Health Minister: Malaysia saw a 2pc increase in TB deaths last year

March 24, 2024 By 0

PUTRAJAYA, March 24 — Last year a total of 2,623 deaths due to tuberculosis (TB) were recorded, signifying a two percent increase of 51 cases compared to 2022, announced Health Minister Datuk Seri Dr Dzulkefly Ahmad.

In a statement released for World TB Day today, he stated that 26,781 cases were reported last year, showing an increase of 1,390 cases or 5.47 percent compared to 25,391 cases during the same period the previous year.

“Tuberculosis continues to pose a major disease burden in Malaysia. The current statistics are worrisome and adversely affect the quality of life for the Malaysian population.

“With the availability of curative TB treatments, efforts to detect and initiate early treatment need to be intensified,” he said.

Dr Dzulkefly highlighted that TB is an airborne infectious disease caused by Mycobacterium tuberculosis, primarily affecting the lungs (pulmonary TB), although other organs such as the brain (meningitis TB), spine (spinal TB), lymph nodes (lymph node TB), abdomen (abdominal TB), can also be infected.

TB symptoms include persistent cough lasting more than two weeks, fever, night sweats, loss of appetite, weight loss, and coughing up blood.

“Misconceptions surrounding tuberculosis symptoms, such as attributing them to sorcery, witchcraft, or hereditary diseases, must be dispelled, to ensure that individuals experiencing symptoms promptly seek examination and treatment at nearby health clinics and hospitals.

“Those at high risk of contracting tuberculosis, such as HIV patients, chronic kidney disease patients, chronic obstructive pulmonary disease (COPD) sufferers, active smokers, and individuals in contact with tuberculosis cases, must also undergo screening,” he advised.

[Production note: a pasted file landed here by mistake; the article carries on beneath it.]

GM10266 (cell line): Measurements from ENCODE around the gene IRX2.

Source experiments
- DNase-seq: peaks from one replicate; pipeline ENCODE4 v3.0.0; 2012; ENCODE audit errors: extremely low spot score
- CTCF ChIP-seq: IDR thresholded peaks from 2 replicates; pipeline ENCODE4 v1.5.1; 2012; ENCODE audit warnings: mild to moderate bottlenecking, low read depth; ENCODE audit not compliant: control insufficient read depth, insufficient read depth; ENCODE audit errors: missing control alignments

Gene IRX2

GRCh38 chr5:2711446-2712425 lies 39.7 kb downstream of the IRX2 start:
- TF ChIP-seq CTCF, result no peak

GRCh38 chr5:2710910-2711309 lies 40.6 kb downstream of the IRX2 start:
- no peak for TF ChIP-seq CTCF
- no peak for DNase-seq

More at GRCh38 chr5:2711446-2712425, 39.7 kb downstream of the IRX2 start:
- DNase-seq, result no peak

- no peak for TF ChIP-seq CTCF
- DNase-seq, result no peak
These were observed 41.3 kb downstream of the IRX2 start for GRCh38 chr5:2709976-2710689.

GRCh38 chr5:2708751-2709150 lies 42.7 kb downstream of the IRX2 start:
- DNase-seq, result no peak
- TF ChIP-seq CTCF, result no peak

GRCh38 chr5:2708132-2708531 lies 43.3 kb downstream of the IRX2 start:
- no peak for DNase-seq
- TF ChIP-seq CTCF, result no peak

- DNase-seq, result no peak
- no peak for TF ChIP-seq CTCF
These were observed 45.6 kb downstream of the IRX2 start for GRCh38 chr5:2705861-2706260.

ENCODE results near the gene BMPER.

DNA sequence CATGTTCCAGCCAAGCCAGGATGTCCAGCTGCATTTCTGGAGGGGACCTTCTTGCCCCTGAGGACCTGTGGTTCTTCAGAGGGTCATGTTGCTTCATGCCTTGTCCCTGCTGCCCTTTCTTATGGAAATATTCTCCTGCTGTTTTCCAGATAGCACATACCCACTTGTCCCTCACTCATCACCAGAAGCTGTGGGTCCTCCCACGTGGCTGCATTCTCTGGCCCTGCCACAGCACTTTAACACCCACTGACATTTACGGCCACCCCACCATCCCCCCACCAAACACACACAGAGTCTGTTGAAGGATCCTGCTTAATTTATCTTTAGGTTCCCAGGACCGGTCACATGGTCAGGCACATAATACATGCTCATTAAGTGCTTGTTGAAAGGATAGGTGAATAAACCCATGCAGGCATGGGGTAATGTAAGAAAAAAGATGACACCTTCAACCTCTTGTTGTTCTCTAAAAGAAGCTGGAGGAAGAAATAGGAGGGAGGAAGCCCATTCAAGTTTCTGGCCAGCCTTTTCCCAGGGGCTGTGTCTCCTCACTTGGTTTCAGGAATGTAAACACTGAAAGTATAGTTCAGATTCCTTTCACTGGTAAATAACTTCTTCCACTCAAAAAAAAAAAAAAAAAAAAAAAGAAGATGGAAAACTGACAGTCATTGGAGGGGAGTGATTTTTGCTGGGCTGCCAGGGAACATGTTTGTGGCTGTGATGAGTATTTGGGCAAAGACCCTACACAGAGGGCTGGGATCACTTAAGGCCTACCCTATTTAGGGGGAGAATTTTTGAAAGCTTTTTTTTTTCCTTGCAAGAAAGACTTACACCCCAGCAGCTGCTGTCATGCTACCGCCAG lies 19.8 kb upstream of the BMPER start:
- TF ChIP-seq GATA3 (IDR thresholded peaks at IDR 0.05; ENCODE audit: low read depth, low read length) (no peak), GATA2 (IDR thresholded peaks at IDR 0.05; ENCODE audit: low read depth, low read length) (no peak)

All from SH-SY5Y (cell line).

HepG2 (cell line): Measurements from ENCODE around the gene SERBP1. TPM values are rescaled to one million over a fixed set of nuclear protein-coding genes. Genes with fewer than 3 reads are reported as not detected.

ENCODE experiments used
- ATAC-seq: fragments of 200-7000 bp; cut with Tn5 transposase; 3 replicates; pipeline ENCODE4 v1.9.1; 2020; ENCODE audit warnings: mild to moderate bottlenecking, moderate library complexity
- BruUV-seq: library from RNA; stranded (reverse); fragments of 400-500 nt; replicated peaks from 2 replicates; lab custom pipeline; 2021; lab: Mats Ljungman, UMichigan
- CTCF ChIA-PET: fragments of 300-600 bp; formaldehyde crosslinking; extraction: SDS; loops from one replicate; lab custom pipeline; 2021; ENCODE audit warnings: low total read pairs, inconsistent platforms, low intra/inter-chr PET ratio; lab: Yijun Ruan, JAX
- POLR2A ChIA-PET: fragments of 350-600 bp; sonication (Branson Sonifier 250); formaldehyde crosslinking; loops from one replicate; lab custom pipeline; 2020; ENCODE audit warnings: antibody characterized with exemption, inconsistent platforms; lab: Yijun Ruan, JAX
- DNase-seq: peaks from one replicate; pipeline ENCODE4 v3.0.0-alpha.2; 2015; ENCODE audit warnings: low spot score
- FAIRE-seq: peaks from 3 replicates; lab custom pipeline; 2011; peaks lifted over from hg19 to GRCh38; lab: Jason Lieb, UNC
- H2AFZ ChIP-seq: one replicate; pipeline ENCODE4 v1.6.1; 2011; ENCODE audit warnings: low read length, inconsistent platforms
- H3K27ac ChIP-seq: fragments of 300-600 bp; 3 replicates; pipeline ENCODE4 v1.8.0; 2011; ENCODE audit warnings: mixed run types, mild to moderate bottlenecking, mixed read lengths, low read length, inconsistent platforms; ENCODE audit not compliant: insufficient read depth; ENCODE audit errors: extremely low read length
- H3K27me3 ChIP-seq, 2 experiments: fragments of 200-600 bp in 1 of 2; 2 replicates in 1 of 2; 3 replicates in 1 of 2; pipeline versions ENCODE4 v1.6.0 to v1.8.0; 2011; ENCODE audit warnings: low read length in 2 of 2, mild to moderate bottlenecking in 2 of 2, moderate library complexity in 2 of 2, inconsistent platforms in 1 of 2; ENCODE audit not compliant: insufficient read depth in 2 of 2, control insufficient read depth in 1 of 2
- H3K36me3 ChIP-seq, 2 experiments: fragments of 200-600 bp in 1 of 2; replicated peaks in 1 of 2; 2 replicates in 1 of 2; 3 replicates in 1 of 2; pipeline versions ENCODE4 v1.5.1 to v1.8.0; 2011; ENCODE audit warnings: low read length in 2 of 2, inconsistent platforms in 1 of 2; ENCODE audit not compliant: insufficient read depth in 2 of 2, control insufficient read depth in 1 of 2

He explained that TB treatment involves a combination of antibiotics taken daily for at least six months, and advised patients to adhere to the treatment schedule and discuss any problems or side effects with their treatment supervisor.

Patients who stop or refuse to continue treatment may face legal action under the Prevention and Control of Infectious Diseases Act 1988 (Act 342), he added.

“It is the aspiration and hope of the nation that tuberculosis ceases to be an infectious disease in society by the year 2035, aligning with the ‘Stop TB Strategy’ by the World Health Organisation.

“To achieve this, high commitment and close cooperation among individuals, communities, and various agencies are crucial,” he said.

World TB Day is commemorated on March 24 annually, with this year’s theme being “Yes! We Can End TB”.

The theme calls for the support and commitment of all individuals and layers of society to mobilise efforts, energy, expertise, and innovation, and increase investment to eradicate tuberculosis. — Bernama